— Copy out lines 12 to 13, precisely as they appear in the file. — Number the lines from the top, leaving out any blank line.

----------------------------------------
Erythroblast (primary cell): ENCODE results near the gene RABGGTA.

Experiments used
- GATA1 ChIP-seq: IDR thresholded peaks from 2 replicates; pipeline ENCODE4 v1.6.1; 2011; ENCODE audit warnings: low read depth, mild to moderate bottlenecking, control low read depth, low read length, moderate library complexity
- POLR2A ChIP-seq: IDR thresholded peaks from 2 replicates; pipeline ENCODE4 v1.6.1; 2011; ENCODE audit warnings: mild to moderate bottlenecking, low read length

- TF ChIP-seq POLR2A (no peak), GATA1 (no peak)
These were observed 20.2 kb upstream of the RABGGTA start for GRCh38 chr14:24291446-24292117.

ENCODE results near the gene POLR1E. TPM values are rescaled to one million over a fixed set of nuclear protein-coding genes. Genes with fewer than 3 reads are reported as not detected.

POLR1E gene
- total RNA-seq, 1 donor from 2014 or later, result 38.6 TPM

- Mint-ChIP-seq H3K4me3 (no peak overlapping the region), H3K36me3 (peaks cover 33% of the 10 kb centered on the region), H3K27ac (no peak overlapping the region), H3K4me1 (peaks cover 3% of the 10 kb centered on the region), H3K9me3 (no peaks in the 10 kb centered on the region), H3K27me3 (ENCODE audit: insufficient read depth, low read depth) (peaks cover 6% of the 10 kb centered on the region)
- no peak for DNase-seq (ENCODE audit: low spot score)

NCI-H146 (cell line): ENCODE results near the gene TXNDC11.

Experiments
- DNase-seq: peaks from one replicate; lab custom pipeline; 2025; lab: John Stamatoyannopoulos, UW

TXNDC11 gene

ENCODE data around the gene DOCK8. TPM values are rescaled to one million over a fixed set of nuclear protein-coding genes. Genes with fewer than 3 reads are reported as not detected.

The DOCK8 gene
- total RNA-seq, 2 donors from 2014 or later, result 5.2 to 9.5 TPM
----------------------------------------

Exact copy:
NCI-H146 (cell line): ENCODE results near the gene TXNDC11.

Experiments